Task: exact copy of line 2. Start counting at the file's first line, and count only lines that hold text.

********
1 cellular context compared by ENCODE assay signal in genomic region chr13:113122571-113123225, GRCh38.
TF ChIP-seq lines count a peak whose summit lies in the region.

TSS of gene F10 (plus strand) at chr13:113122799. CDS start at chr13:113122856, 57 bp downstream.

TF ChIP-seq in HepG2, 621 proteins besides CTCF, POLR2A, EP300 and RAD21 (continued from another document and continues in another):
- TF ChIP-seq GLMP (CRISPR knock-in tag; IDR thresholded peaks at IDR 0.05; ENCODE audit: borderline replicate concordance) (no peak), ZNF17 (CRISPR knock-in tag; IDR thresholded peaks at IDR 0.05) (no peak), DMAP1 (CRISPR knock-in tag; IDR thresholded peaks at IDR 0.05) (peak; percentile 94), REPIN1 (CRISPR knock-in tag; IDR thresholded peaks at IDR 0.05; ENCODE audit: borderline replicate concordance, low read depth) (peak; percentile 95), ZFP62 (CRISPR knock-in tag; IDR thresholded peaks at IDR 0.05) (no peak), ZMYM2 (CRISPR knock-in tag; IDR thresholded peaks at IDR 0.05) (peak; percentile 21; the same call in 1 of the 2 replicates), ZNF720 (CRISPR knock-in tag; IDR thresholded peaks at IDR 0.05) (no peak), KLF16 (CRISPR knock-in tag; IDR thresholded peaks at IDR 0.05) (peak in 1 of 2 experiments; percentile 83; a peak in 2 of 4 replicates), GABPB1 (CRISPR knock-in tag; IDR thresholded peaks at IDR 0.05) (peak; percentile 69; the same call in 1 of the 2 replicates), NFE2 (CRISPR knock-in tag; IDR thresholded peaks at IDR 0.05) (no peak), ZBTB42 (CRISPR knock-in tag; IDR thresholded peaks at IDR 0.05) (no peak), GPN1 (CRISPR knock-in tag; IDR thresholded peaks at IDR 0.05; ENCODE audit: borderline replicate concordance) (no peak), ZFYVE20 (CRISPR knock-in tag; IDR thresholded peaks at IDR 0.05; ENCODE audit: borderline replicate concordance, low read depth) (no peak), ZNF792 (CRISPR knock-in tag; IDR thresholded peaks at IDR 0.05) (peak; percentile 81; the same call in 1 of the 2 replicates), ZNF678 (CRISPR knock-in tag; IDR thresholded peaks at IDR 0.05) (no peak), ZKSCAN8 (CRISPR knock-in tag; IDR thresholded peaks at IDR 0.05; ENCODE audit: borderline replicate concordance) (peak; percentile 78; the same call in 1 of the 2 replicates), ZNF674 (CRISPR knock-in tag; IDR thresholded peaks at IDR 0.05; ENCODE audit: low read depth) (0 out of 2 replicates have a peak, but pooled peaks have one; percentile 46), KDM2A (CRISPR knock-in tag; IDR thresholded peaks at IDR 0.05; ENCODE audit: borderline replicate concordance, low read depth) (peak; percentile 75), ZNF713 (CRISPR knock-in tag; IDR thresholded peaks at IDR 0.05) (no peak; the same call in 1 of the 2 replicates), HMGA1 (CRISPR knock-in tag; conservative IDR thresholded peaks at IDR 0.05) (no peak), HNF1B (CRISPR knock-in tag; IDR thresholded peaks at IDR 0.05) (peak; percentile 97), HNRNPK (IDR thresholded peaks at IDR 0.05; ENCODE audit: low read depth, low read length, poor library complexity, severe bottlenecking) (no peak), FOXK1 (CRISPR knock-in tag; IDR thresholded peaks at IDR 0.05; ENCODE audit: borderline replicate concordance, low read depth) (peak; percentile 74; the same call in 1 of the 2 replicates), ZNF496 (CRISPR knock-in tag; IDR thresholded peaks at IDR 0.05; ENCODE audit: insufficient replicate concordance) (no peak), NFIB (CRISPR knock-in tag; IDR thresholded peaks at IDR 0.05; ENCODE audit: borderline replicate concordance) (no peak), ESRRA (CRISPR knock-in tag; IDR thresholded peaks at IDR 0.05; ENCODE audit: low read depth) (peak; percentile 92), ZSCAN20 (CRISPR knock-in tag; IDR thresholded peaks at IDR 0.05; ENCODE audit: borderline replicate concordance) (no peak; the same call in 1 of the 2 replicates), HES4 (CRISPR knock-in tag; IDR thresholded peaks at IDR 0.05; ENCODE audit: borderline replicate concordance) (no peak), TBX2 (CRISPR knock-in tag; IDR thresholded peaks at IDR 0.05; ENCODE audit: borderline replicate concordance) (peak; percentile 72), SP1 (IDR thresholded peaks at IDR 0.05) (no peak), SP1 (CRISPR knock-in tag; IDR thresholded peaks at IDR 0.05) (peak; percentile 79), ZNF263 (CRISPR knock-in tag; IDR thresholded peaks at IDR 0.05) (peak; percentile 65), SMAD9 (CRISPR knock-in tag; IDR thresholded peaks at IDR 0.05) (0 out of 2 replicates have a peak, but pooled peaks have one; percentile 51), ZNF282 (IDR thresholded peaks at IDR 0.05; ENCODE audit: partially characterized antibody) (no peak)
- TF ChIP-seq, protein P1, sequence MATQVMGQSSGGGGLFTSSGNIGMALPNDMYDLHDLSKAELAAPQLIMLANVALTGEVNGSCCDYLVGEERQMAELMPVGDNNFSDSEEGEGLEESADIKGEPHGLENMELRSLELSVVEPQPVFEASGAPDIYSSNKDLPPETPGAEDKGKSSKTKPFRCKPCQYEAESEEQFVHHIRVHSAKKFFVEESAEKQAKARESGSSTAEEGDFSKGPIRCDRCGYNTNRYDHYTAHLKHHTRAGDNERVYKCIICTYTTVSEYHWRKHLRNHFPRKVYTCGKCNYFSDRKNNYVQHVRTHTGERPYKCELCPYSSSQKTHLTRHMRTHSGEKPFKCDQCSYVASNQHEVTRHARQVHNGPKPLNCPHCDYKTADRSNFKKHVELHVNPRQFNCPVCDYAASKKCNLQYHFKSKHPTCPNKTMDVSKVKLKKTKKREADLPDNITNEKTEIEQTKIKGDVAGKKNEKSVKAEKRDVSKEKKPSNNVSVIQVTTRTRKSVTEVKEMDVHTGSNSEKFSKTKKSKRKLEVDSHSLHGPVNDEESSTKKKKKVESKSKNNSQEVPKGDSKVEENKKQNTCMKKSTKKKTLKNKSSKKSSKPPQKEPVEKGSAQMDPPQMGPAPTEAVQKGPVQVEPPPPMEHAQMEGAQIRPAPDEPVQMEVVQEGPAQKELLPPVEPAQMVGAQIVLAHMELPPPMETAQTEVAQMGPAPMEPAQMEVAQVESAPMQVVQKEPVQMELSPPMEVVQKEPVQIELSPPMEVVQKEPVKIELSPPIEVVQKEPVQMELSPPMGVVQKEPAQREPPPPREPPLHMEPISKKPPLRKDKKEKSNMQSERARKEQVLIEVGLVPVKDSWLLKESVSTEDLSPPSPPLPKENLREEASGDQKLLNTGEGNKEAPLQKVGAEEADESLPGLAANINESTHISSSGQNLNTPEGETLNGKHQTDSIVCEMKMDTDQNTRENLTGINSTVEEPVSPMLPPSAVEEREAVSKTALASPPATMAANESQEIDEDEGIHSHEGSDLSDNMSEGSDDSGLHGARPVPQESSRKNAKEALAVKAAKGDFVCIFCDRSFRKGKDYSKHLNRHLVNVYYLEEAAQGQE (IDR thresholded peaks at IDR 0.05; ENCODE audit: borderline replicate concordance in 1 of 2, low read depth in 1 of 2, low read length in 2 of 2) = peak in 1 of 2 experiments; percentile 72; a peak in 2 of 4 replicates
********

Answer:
TF ChIP-seq lines count a peak whose summit lies in the region.